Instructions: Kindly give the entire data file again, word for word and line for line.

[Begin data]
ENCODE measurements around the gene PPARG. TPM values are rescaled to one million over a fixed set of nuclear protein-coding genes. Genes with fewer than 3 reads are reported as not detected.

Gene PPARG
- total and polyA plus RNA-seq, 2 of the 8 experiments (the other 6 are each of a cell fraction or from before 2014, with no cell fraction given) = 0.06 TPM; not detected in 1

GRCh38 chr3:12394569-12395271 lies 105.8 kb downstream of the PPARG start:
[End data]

ENCODE measurements around the gene PPARG. TPM values are rescaled to one million over a fixed set of nuclear protein-coding genes. Genes with fewer than 3 reads are reported as not detected.

Gene PPARG
- total and polyA plus RNA-seq, 2 of the 8 experiments (the other 6 are each of a cell fraction or from before 2014, with no cell fraction given) = 0.06 TPM; not detected in 1

GRCh38 chr3:12394569-12395271 lies 105.8 kb downstream of the PPARG start: